INDIANAPOLIS -- Community policing is returning to some of the city's most crime challenged neighborhoods.
The city is working on scaling back large zones in favor of small beats.
34th and Illinois is one of the six focus areas in the city. It has the highest rate of mental health incidents in the city, and some of the highest rates of poverty, unemployment and crime. It's one of the areas targeted for community policing.
Bob Moore, who opened a barbershop 13 years ago in the 3300 block of North Illinois, longs for the day when he sees the police walking a beat in the neighborhood.
"I think when you get the neighborhood and the police department working together in unison for the betterment of the community, that would be great," he said.
Metro police would take the current configurations of large policing zones, and begin turning them into smaller patrol areas, much like they had before the city abandoned the beat system nearly a decade ago.
Police will re-introduce community policing, first in the focus areas, the six most crime challenged neighborhoods with only five percent of the population, but thirty percent of the homicides.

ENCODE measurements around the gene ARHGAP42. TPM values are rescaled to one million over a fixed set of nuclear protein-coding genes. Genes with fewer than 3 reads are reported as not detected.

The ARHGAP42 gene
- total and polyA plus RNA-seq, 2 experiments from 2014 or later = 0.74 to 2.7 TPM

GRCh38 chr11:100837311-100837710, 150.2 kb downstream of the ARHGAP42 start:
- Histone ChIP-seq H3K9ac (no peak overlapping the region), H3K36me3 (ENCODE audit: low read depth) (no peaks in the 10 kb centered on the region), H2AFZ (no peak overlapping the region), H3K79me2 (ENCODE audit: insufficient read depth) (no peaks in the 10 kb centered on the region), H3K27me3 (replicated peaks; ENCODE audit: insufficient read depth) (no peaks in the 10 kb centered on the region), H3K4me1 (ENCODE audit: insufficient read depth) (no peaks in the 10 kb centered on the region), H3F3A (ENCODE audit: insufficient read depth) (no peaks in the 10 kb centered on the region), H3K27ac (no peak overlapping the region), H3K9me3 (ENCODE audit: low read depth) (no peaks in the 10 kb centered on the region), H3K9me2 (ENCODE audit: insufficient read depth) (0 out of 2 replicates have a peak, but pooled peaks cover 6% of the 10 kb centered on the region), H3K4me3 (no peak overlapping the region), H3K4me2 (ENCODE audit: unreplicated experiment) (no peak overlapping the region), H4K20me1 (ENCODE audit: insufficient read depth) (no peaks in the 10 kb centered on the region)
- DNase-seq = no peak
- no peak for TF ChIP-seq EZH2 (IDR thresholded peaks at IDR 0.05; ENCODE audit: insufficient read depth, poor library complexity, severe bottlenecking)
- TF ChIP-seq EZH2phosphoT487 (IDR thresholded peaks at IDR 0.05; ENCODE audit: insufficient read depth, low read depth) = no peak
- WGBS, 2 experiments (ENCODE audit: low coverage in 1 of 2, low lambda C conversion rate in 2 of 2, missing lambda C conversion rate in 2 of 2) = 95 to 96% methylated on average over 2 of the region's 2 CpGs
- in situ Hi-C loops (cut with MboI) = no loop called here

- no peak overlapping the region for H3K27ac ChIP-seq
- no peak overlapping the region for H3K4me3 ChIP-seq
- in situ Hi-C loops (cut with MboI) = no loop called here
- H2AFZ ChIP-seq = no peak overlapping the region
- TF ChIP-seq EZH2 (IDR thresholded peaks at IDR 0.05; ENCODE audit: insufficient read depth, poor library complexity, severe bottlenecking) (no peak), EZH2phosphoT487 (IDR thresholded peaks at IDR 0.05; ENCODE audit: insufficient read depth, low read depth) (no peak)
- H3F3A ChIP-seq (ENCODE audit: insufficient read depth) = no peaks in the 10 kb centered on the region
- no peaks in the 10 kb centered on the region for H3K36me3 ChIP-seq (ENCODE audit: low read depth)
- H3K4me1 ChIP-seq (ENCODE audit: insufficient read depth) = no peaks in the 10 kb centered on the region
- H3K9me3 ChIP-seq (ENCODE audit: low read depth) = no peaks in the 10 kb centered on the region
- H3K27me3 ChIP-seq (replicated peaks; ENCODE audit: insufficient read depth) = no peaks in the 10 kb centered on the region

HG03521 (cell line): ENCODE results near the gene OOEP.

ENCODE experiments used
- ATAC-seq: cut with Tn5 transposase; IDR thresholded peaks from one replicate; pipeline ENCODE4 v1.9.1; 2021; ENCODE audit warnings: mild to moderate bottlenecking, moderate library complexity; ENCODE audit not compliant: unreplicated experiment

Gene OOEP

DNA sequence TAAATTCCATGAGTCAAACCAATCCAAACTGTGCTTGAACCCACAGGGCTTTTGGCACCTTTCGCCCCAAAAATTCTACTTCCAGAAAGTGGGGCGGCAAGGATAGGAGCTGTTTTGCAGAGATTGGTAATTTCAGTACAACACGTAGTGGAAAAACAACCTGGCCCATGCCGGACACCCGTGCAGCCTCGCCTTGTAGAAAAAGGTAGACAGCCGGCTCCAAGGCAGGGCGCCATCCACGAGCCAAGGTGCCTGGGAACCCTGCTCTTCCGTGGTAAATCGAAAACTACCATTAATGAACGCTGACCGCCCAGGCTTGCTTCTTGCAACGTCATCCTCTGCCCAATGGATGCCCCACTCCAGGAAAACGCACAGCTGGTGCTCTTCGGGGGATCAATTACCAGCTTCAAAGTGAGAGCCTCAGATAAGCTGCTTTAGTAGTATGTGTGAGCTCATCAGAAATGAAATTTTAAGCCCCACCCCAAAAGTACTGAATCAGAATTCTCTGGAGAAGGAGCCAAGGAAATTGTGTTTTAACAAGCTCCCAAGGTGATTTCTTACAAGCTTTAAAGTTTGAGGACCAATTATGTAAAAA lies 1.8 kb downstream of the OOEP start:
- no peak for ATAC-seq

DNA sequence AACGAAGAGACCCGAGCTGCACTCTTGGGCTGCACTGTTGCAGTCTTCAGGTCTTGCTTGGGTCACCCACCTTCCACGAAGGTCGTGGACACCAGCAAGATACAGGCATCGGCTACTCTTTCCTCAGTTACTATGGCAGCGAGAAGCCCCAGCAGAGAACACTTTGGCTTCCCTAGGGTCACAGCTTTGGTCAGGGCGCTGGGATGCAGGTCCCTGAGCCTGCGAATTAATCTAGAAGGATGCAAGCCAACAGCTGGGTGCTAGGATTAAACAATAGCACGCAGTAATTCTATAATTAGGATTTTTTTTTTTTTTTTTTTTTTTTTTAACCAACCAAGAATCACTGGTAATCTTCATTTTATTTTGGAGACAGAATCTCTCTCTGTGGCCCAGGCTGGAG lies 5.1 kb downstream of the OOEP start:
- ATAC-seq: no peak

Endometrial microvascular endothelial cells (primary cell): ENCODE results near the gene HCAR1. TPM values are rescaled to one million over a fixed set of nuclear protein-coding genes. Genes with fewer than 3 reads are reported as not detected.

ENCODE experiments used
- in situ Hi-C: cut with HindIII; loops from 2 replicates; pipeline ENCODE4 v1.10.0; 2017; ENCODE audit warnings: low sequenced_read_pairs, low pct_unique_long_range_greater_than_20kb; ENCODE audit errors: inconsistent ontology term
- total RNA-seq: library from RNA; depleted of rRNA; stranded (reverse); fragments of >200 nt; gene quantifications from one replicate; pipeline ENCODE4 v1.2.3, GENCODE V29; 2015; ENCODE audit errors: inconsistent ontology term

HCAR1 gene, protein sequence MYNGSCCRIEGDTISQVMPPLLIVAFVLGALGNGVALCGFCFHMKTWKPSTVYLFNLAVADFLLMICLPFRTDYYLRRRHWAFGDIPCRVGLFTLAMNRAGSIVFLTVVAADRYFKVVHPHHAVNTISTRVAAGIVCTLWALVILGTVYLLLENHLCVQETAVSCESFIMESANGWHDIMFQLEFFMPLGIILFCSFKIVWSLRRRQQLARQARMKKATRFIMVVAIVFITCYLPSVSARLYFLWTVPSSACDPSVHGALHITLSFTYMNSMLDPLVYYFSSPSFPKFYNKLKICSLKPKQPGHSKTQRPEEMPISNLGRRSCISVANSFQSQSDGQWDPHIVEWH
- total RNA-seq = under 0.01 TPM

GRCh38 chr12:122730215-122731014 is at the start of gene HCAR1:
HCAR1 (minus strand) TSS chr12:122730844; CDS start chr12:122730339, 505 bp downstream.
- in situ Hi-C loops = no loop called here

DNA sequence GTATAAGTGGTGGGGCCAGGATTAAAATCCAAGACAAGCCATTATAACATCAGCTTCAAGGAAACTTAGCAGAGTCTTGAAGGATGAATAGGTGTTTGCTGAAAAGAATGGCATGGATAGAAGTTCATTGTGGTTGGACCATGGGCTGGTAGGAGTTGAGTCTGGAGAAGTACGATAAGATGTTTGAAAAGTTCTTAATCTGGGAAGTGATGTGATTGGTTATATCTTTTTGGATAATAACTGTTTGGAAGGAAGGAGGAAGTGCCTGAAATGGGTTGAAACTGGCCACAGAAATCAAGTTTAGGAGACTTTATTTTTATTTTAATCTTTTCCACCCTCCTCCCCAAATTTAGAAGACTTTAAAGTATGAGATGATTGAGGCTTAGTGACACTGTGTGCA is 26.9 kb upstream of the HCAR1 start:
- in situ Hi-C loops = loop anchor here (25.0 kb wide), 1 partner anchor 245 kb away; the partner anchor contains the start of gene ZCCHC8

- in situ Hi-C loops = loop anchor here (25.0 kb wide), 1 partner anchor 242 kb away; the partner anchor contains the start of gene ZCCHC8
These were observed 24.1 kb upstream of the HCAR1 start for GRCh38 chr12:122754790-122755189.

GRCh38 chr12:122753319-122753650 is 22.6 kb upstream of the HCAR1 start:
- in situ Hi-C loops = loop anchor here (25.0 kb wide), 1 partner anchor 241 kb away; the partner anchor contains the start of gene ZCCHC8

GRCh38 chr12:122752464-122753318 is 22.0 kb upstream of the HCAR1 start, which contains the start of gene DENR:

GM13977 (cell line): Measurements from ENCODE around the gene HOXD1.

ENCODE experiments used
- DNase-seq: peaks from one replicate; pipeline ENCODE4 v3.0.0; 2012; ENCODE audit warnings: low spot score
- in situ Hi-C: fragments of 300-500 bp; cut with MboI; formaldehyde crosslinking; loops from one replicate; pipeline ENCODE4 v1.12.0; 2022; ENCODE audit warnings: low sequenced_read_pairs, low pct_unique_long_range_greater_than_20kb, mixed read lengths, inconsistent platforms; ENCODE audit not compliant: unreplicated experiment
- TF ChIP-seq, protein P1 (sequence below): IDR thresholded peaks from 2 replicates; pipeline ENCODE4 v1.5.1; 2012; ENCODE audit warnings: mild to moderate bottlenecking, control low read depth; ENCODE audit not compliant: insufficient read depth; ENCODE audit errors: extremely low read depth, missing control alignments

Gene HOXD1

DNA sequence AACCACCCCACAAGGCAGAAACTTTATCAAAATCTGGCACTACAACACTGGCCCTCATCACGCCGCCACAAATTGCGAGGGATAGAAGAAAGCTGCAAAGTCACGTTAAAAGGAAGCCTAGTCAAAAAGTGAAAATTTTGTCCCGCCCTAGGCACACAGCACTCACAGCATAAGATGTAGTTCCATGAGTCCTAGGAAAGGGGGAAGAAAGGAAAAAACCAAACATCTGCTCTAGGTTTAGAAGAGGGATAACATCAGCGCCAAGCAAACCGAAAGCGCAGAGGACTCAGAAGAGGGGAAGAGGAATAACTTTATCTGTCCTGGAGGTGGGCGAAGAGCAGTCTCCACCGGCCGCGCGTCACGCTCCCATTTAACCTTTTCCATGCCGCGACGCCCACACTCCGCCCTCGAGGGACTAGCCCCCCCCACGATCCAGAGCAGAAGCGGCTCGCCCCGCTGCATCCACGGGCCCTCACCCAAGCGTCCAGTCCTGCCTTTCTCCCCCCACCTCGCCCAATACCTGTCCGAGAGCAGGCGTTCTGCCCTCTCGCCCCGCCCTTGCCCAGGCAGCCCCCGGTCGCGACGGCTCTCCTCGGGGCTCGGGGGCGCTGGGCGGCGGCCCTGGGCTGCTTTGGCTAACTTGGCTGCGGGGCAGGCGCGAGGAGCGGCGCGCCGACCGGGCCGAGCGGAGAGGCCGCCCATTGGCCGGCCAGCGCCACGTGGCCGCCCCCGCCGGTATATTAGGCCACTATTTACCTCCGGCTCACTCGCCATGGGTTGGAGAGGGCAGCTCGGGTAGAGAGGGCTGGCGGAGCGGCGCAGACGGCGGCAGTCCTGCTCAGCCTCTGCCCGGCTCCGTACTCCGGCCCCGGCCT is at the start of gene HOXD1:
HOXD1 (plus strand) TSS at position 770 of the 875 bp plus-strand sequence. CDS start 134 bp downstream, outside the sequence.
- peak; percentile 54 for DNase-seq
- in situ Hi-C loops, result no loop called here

The focus areas also had a disproportionate share of non-fatal shootings, including in 2015 at nearly 30 percent.
"We're looking to target areas of town that are really struggling with their quality of life. We're going to make sure they've got officers they know where they can become a part of that community. So, we're going to start looking at some of these areas and go to beats, smaller areas," IMPD Chief Troy Riggs said.
The community policing model was applied last fall to the Butler-Tarkington neighborhood, hit hard by a rash of shootings and homicides, including one that took the life of a 10-year-old child. North District put officers into the area and instituted walking beats. The police engaged with area residents, and to this day, the outreach has become a model for community policing.
MORE | Butler-Tarkington marks 100 days without a homicide | Who killed Deshaun Swanson? | Community torn apart by 10-year-old's death | Child killed after shooting on city's north side; another juvenile among 3 others hurt
IMPD plans to begin rolling it out in April when 75 new police recruits hit the streets.